MONTRÉAL, QC, May 21, 2013 /CNW/ - Since the eruption of the global
financial crisis, Canada has outperformed other G-7 countries because
of critical foundational advantages, Bank of Canada Governor Mark
Carney said today in a speech in Montréal. The Governor identified "the
cornerstones of Canada's prosperity" as responsible fiscal policy,
sound monetary policy, a resilient financial system and a monetary
union that works.
"The structure of the Canadian economy, the risk sharing across the
federation, labour market flexibility and financial stability together
meant that Canada could adjust quickly to the shock of the global
financial crisis," Governor Carney said. "It also meant that when
Canadian policy-makers responded, they were able to do so swiftly and
Canada's monetary union works because it has the essential elements of
an effective currency union, which helps the economy adjust to shocks.
During the recession, the importance, in particular, of interprovincial
trade as an adjustment mechanism was clear. For example, the increased
demand from other provinces for Quebec's goods and services
significantly offset the loss of international exports.
Labour market flexibility is also an important part of the adjustment
process. By international standards, the Canadian labour market is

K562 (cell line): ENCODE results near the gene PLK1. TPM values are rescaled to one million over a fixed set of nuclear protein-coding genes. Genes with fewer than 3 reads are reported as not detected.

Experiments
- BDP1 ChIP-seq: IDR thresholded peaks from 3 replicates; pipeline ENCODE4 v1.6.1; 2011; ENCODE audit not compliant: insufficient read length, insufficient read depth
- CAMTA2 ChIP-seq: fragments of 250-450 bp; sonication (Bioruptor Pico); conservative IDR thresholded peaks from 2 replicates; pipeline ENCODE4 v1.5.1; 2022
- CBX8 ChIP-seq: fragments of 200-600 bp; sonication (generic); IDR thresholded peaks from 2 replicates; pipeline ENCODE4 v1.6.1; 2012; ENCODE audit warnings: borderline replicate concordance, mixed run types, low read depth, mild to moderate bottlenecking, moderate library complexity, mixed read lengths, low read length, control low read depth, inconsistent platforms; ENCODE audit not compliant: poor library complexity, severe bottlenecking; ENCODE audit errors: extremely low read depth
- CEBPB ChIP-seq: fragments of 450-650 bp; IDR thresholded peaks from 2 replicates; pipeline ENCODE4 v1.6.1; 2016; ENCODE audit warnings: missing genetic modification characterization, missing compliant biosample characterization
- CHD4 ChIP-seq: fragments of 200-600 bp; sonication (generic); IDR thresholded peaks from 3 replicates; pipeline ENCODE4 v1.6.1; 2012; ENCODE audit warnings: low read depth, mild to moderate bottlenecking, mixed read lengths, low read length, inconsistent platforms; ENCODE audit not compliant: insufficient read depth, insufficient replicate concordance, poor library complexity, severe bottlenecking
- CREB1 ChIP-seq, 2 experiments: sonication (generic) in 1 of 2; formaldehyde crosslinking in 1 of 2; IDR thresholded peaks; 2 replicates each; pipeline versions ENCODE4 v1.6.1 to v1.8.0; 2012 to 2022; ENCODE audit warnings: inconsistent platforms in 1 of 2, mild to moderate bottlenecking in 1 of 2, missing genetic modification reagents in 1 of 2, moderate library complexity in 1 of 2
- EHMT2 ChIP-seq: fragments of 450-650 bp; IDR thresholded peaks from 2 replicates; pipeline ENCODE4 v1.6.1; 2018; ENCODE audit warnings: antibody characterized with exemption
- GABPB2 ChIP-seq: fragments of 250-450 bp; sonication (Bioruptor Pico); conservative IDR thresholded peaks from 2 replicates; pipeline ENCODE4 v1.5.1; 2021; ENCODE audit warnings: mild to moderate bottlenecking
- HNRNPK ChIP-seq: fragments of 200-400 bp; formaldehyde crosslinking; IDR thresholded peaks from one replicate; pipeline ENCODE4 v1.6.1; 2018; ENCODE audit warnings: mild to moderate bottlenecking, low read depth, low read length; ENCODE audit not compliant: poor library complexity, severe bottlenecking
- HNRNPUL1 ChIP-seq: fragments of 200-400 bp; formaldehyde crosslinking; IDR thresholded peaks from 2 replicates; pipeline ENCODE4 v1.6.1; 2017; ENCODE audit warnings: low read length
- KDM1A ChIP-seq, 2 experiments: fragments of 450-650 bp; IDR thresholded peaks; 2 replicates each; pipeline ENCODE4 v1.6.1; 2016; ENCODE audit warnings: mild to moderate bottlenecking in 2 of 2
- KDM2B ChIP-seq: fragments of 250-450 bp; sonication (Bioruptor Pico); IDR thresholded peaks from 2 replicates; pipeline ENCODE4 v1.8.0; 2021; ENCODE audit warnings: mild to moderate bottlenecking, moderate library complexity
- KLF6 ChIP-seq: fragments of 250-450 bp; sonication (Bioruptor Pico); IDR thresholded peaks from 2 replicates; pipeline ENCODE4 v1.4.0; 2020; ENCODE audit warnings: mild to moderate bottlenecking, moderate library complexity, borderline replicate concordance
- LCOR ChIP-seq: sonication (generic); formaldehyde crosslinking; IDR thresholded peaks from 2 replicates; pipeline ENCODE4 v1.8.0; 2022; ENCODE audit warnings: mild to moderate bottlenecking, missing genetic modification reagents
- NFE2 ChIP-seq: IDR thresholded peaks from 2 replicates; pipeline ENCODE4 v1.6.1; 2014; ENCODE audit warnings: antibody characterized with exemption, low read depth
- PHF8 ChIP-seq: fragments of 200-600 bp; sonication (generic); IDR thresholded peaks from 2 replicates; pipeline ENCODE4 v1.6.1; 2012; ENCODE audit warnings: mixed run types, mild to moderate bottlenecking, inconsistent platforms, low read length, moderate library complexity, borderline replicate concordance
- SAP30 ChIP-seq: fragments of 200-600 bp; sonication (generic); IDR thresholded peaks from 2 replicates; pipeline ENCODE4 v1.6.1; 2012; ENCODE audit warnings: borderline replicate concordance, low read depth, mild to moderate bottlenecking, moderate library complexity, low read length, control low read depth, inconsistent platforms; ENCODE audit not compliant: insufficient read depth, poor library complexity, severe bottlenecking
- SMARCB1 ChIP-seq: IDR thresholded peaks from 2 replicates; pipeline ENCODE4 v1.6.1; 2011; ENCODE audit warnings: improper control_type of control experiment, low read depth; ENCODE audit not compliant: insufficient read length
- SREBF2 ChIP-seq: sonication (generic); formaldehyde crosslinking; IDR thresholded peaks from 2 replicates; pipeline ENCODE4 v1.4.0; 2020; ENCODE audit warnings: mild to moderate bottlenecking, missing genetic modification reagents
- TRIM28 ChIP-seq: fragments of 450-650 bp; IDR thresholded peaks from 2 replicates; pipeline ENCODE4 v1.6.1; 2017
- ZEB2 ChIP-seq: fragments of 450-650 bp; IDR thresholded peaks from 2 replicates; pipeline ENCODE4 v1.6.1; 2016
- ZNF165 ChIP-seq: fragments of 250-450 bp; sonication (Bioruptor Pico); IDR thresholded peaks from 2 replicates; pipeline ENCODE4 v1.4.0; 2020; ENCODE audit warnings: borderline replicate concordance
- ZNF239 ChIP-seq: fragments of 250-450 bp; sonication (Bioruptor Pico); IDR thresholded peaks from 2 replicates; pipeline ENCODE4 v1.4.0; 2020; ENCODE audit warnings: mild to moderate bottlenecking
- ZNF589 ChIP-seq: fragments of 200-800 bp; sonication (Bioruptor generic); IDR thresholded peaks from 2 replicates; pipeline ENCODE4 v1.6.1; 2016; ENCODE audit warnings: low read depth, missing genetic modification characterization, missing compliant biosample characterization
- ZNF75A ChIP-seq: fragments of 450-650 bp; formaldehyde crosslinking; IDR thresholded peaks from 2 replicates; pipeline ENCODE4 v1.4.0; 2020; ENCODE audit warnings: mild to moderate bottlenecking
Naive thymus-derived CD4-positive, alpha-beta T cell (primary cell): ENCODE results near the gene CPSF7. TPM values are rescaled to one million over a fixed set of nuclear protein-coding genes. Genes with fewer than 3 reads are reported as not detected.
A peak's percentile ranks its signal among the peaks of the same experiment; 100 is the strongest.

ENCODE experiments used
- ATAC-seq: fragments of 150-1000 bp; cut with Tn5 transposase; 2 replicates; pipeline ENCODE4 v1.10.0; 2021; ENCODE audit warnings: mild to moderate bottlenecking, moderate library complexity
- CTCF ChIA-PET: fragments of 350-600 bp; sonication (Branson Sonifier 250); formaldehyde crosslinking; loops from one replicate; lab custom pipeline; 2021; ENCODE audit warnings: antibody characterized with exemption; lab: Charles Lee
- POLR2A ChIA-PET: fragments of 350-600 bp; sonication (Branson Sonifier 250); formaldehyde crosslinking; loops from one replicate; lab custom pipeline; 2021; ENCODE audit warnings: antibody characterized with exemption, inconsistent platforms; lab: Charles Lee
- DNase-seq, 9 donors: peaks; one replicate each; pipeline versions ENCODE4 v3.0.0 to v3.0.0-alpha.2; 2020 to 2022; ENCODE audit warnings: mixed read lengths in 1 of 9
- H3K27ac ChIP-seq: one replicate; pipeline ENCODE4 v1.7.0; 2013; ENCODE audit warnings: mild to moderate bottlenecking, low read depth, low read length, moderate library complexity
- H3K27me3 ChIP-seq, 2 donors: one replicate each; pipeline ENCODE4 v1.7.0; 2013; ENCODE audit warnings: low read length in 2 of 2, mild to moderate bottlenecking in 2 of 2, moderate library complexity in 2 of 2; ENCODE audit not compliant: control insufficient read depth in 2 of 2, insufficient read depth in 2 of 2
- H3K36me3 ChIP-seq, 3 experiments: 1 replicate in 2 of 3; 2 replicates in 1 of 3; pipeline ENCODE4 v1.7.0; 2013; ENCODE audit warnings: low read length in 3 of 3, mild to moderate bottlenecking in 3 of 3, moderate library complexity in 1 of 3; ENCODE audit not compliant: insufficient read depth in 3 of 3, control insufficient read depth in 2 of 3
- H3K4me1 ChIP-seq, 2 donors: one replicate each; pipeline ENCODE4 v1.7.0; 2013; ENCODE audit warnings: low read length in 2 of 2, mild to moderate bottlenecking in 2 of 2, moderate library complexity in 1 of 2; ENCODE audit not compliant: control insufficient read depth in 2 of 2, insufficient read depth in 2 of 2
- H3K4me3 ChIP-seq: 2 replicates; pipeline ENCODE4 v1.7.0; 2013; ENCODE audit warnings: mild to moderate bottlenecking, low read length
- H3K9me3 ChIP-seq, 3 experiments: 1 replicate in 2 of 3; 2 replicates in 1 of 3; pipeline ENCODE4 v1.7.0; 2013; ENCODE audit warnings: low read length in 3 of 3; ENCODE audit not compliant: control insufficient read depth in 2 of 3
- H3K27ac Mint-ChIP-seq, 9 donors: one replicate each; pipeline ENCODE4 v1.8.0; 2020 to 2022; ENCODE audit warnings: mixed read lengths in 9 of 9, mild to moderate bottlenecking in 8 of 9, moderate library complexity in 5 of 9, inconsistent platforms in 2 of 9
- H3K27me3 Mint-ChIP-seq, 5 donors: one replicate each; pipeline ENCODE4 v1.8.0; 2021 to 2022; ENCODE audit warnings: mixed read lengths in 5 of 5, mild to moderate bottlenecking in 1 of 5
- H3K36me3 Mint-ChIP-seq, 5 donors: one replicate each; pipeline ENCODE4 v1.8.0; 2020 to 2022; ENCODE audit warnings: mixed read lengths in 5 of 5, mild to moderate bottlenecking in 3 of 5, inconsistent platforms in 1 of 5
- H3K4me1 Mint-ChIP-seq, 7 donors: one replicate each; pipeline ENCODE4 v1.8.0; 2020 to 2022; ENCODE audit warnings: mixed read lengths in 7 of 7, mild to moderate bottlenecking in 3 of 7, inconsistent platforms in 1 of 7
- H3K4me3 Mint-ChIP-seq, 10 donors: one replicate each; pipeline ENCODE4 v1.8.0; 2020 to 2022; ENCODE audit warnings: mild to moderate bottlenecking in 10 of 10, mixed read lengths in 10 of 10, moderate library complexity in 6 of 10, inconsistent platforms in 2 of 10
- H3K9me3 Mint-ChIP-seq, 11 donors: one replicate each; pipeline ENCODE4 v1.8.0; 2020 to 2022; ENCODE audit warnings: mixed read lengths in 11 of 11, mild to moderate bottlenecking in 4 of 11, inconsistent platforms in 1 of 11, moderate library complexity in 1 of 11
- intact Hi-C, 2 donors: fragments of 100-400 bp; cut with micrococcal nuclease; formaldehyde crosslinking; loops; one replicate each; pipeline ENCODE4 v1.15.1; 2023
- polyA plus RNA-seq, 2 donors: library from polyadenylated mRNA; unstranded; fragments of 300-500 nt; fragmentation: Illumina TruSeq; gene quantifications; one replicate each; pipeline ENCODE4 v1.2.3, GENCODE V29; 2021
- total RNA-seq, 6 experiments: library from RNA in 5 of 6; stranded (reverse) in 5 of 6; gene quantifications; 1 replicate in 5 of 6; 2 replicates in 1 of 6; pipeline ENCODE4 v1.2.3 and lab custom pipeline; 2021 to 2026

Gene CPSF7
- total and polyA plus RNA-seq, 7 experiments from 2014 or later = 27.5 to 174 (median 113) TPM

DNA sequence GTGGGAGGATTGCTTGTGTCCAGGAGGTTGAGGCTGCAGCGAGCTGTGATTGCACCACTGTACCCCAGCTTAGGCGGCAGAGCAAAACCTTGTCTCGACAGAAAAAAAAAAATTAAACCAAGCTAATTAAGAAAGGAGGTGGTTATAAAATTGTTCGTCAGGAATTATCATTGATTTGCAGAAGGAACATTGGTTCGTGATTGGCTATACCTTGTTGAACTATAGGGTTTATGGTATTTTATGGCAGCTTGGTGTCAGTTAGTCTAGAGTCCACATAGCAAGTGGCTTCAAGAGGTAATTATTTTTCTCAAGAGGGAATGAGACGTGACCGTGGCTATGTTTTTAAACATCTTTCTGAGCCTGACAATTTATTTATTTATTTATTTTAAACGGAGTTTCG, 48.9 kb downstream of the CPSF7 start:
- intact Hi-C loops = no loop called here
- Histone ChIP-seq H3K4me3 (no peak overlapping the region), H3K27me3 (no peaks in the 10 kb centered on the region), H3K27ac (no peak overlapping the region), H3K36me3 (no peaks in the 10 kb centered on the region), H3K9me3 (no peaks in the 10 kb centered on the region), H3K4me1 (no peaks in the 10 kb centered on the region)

highly flexible, although there is still room for improvement. By some
estimates, the Canadian labour market is almost four times as flexible
as the European labour market. "Canadians are going where the jobs
are," Governor Carney said.
Canada's sound financial system is a further advantage. It helps to
"ensure that changes in central bank policy are transmitted effectively
to all areas of a monetary union to support growth and employment," the
These factors are self-reinforcing, said the Governor.
"Our monetary union—with its resilient, national financial system at its
core—gives monetary and fiscal policy traction," Governor Carney said.
"A strong fiscal position means that Canadian governments have had the
flexibility to respond as needed. Our principles-based macroeconomic
policy frameworks help ensure that extraordinary actions do not give
rise to extraordinary fears. And the discipline they instil means that
stimulus will be withdrawn appropriately as threats diminish."
In concluding, the Governor said: "All of this has meant that unlike the
rest of the G-7, Canada does not need to repair. To keep Canada
working, we need to build."
SOURCE: Bank of Canada
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